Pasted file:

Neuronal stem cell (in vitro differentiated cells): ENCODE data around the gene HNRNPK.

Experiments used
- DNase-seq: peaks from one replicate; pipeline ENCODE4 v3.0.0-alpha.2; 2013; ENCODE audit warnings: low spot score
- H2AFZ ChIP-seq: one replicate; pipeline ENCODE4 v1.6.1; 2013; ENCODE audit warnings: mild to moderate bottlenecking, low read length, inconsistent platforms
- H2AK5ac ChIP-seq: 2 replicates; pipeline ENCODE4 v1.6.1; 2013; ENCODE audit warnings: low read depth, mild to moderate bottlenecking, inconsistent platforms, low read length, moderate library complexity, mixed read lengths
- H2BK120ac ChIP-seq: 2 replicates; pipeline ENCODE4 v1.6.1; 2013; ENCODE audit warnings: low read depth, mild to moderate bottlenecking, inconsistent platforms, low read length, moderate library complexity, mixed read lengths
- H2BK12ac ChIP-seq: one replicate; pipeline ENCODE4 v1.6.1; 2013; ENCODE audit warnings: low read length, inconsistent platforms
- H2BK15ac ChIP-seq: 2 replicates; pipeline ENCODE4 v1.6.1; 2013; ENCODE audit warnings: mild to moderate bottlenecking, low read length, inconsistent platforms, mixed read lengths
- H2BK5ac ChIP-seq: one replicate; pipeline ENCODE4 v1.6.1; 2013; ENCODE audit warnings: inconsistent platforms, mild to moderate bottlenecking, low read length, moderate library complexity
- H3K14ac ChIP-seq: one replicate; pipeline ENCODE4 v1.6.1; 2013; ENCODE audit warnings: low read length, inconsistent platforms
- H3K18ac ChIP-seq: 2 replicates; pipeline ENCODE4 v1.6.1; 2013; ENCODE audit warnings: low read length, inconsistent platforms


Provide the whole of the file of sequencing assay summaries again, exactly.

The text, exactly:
Neuronal stem cell (in vitro differentiated cells): ENCODE data around the gene HNRNPK.

Experiments used
- DNase-seq: peaks from one replicate; pipeline ENCODE4 v3.0.0-alpha.2; 2013; ENCODE audit warnings: low spot score
- H2AFZ ChIP-seq: one replicate; pipeline ENCODE4 v1.6.1; 2013; ENCODE audit warnings: mild to moderate bottlenecking, low read length, inconsistent platforms
- H2AK5ac ChIP-seq: 2 replicates; pipeline ENCODE4 v1.6.1; 2013; ENCODE audit warnings: low read depth, mild to moderate bottlenecking, inconsistent platforms, low read length, moderate library complexity, mixed read lengths
- H2BK120ac ChIP-seq: 2 replicates; pipeline ENCODE4 v1.6.1; 2013; ENCODE audit warnings: low read depth, mild to moderate bottlenecking, inconsistent platforms, low read length, moderate library complexity, mixed read lengths
- H2BK12ac ChIP-seq: one replicate; pipeline ENCODE4 v1.6.1; 2013; ENCODE audit warnings: low read length, inconsistent platforms
- H2BK15ac ChIP-seq: 2 replicates; pipeline ENCODE4 v1.6.1; 2013; ENCODE audit warnings: mild to moderate bottlenecking, low read length, inconsistent platforms, mixed read lengths
- H2BK5ac ChIP-seq: one replicate; pipeline ENCODE4 v1.6.1; 2013; ENCODE audit warnings: inconsistent platforms, mild to moderate bottlenecking, low read length, moderate library complexity
- H3K14ac ChIP-seq: one replicate; pipeline ENCODE4 v1.6.1; 2013; ENCODE audit warnings: low read length, inconsistent platforms
- H3K18ac ChIP-seq: 2 replicates; pipeline ENCODE4 v1.6.1; 2013; ENCODE audit warnings: low read length, inconsistent platforms